Press the Play button just after the level 3 heading “Live streaming of services is now available!” Note that if your screen reader does not recognize that as a button, you can use an alternative, such as a simulated left click.

With warmest regards for the community that meant so much to David,

Reminder: Braille Display Usage Survey from the European Blind Union

Dear braille users,

the period for data collection in our questionnaire is comming to its end. We would like to ask you to help us to collect as much information from braille users as possible regarding the braille display usage. Those, who are still considering to add their answers to this collection, please, do so until the 29TH of February.

Thank you in advance for your help.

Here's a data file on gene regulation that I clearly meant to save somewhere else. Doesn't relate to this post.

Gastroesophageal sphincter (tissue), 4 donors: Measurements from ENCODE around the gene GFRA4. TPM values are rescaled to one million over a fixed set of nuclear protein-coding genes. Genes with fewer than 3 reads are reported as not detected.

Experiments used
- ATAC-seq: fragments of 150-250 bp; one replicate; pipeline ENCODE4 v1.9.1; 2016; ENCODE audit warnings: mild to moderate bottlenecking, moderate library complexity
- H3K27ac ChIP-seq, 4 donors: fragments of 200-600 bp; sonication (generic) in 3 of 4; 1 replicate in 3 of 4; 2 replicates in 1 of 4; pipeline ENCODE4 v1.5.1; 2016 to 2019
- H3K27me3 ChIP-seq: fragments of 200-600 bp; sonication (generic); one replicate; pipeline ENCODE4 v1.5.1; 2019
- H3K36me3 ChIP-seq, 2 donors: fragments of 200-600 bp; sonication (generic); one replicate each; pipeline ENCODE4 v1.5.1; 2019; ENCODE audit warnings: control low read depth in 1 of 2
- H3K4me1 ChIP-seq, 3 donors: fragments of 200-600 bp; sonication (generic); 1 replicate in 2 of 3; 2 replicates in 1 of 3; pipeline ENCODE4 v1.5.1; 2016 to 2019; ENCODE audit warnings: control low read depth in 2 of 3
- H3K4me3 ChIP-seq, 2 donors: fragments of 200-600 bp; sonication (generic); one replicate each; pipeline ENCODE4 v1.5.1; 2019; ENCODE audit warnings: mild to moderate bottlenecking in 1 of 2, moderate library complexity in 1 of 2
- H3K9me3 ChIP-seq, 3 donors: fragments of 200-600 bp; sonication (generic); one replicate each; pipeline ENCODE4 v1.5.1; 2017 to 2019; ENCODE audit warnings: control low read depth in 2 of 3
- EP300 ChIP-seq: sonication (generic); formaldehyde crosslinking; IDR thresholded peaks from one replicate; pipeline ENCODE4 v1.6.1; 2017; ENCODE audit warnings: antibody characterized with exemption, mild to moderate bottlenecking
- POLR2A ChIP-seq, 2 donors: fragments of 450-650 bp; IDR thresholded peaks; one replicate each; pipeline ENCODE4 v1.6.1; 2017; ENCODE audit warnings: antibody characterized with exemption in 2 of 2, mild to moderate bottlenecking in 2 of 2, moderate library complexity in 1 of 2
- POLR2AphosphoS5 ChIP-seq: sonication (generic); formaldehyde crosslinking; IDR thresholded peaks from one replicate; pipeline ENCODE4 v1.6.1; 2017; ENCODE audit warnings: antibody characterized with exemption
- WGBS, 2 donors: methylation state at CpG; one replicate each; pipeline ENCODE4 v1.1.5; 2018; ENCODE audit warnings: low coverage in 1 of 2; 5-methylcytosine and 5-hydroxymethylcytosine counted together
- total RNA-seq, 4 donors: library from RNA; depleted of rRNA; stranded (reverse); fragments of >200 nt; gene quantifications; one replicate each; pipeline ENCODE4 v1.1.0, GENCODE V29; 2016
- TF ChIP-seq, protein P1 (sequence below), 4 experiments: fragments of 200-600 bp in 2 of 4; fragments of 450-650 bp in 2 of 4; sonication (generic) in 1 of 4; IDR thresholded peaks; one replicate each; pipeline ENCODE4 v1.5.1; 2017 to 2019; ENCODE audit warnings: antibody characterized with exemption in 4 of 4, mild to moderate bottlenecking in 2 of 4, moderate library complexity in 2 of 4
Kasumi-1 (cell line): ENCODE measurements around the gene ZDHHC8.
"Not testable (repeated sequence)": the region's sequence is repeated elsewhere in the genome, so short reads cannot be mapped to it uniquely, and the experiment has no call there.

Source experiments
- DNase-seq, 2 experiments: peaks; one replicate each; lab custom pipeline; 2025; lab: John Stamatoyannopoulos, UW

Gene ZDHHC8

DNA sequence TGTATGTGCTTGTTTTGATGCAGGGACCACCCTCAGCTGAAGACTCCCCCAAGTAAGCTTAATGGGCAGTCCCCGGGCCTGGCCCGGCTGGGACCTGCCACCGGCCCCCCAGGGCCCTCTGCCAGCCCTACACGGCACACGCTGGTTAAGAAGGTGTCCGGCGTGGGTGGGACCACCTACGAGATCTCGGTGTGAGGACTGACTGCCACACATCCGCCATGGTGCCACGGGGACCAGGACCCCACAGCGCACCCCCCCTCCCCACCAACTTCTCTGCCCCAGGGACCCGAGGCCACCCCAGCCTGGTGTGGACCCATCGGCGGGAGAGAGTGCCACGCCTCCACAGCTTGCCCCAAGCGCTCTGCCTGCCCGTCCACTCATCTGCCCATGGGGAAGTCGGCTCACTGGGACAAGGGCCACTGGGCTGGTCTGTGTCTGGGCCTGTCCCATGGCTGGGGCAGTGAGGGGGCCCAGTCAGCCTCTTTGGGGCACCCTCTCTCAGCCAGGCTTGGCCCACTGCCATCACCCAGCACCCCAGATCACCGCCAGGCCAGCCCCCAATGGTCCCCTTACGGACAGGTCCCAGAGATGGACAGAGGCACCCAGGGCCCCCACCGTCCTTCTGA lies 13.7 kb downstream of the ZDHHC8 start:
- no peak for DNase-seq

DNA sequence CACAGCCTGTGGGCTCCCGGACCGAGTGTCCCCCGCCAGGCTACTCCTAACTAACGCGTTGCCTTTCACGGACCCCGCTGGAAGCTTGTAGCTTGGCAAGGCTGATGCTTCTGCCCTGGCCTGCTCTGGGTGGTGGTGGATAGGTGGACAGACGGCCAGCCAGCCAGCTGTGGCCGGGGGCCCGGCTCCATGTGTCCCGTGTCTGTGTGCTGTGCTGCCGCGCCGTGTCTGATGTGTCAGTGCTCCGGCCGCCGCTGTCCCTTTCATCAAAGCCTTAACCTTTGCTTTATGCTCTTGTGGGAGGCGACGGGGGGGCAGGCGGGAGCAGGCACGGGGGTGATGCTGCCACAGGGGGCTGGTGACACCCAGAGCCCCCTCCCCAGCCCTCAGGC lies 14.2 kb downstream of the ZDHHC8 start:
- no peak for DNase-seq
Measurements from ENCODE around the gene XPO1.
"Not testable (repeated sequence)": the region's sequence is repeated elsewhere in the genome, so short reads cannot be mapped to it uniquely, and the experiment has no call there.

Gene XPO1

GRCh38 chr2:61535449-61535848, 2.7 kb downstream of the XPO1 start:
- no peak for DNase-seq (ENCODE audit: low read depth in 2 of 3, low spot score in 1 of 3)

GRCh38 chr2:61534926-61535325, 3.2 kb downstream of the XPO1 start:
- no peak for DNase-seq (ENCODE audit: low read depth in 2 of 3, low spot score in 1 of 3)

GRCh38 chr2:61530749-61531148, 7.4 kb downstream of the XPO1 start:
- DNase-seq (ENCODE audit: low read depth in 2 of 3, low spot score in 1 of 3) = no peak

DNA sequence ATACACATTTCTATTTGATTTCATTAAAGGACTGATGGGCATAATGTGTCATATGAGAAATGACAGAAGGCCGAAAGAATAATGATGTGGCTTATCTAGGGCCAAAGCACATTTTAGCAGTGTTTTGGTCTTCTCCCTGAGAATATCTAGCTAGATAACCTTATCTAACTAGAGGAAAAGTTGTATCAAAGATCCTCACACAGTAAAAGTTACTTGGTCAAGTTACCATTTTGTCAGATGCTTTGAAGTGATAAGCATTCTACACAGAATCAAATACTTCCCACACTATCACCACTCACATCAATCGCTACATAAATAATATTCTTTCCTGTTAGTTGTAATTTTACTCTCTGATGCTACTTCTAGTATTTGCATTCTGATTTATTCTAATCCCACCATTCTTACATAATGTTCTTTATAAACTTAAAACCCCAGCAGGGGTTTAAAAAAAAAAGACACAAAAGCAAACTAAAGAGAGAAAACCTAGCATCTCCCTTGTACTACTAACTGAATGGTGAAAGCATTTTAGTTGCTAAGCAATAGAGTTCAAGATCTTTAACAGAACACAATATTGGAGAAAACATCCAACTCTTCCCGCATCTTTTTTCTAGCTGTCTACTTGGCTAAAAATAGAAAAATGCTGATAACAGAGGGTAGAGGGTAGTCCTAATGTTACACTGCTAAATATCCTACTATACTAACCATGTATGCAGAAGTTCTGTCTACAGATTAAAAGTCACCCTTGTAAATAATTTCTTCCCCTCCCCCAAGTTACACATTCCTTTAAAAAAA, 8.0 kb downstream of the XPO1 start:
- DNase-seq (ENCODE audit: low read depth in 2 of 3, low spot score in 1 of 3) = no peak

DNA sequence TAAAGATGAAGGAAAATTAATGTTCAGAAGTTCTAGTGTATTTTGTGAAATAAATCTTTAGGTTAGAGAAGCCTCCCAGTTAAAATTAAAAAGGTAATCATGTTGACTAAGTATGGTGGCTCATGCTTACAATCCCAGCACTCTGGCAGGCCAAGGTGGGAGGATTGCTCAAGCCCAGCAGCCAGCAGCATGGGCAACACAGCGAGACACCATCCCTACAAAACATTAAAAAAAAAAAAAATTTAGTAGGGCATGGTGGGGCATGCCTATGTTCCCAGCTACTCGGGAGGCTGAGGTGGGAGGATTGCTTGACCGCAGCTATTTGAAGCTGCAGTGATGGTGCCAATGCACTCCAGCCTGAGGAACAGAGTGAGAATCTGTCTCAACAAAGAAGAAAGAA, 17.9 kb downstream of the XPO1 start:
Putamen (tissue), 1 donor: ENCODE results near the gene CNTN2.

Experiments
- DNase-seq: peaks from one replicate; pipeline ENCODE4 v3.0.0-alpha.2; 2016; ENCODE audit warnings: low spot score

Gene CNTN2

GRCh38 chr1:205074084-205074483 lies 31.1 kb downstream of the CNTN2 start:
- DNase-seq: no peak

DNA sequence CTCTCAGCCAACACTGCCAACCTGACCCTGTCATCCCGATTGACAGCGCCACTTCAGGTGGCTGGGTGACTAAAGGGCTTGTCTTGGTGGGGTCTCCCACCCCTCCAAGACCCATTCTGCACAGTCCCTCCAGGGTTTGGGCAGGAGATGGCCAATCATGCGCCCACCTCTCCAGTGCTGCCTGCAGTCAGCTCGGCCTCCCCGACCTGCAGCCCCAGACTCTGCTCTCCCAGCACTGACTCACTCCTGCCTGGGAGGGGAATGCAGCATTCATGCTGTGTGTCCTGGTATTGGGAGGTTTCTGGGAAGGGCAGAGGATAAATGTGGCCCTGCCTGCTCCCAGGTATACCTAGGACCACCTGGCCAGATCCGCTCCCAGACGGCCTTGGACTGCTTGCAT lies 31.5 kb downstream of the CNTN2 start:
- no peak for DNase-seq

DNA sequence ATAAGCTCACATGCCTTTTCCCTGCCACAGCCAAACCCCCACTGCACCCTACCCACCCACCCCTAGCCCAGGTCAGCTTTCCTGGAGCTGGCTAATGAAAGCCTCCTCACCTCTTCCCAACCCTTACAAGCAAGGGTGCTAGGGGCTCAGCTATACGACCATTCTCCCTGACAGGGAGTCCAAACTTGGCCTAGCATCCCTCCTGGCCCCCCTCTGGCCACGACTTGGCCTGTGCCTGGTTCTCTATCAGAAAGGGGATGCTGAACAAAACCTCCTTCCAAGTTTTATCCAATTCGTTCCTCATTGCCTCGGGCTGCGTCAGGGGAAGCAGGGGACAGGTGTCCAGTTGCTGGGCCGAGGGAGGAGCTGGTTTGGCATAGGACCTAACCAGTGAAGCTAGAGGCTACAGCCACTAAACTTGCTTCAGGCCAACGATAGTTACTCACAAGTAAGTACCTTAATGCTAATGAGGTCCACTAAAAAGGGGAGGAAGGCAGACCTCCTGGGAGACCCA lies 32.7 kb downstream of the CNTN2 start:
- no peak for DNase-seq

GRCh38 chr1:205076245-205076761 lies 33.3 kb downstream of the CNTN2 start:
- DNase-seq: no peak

Original text of the invitation:

the European Blind Union (EBU) invites you to take part in a survey to enhance the use of braille displays.

Braille displays become more and more important to read and edit text in an electronic way. But the performance of electronic braille should get better.

So EBU wants to talk to braille display and screen readers producers to improve the access to electronic braille.

For this we ask you about your experiences, needs and suggestions in the use of braille displays with computer, smartphone and braille display as a stand—alone device.

Answering the following questions takes you maximum 10 minutes.

Please answer our questionnaire until 29th February 2024.

And please forward this invitation to other persons.

Other versions of the questionnaire in French, Spanish, German and Czech you can find here:

More information on braille of EBU and the EBU braille working group:

Take part in exchange about braille in our forum:

Best wishes from the EBU braille working group

Introducing Musescore accessibility for blind musicians, 7 February at 2:00 PM GMT